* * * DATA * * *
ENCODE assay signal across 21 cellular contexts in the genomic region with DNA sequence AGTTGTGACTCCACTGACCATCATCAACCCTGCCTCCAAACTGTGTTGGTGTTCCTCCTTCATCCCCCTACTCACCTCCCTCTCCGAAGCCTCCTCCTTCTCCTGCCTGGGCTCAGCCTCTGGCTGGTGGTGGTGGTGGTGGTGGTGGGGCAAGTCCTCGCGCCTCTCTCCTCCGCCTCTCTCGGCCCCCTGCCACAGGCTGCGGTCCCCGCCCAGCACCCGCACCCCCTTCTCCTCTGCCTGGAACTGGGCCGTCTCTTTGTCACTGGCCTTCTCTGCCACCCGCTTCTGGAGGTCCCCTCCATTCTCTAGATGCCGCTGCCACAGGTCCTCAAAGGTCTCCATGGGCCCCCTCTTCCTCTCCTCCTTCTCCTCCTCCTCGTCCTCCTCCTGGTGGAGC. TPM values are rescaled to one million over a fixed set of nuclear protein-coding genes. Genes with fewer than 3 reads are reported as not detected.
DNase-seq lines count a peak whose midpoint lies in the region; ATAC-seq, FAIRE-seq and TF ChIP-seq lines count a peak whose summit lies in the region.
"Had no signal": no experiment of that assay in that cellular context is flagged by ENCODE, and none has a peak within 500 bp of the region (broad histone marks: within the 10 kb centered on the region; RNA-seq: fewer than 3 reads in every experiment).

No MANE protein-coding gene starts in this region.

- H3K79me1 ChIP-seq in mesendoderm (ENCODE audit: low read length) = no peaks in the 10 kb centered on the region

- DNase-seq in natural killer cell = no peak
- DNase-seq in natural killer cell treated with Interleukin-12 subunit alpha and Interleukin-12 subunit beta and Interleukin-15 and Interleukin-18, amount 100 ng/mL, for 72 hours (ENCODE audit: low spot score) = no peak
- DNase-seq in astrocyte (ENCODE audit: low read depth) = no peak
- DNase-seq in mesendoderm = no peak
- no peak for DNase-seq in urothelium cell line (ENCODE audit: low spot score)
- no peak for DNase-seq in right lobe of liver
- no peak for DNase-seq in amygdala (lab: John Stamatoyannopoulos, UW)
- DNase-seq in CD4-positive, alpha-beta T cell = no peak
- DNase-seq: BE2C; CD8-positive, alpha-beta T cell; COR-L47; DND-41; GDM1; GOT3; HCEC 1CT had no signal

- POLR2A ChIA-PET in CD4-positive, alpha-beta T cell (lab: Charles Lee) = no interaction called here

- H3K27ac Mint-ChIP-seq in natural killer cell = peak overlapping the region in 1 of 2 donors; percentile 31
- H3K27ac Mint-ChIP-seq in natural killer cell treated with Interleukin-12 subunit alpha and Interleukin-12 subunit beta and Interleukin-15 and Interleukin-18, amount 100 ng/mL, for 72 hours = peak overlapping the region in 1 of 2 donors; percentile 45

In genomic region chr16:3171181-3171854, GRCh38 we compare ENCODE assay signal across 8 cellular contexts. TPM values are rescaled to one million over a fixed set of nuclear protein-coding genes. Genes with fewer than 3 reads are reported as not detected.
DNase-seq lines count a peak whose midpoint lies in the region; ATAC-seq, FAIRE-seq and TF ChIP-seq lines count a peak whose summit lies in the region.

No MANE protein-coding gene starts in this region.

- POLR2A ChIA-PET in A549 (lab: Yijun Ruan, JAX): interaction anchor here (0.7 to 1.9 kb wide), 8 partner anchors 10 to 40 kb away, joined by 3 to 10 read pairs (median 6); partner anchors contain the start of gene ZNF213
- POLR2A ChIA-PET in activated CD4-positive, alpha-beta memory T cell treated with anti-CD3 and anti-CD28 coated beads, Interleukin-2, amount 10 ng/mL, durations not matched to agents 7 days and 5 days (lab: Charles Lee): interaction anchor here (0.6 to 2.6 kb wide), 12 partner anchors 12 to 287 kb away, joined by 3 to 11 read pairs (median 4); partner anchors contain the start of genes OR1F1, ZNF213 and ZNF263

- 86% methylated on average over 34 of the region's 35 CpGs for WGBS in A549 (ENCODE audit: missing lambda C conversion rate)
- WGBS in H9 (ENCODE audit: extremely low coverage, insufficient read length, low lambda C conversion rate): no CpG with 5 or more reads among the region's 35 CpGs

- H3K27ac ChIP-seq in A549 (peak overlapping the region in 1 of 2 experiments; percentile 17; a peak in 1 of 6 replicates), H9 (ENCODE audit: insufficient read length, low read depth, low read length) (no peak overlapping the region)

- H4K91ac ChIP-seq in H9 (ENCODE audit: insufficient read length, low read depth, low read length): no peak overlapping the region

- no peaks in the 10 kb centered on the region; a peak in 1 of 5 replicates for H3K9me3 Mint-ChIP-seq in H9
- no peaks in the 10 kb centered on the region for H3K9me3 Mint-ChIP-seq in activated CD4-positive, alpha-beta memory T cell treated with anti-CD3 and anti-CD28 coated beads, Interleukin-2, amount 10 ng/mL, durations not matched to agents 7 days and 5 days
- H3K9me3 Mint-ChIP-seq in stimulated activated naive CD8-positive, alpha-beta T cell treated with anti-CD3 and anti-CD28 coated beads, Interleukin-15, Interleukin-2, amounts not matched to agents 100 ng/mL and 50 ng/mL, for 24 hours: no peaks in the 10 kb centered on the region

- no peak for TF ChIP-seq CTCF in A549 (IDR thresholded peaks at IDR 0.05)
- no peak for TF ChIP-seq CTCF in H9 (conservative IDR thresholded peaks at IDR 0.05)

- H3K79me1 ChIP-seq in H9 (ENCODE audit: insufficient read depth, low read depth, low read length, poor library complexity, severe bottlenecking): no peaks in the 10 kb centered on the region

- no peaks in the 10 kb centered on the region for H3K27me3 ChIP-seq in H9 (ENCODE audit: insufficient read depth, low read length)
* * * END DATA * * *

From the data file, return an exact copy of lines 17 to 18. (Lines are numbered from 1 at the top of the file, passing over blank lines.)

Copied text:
- H3K27ac Mint-ChIP-seq in natural killer cell treated with Interleukin-12 subunit alpha and Interleukin-12 subunit beta and Interleukin-15 and Interleukin-18, amount 100 ng/mL, for 72 hours = peak overlapping the region in 1 of 2 donors; percentile 45

In genomic region chr16:3171181-3171854, GRCh38 we compare ENCODE assay signal across 8 cellular contexts. TPM values are rescaled to one million over a fixed set of nuclear protein-coding genes. Genes with fewer than 3 reads are reported as not detected.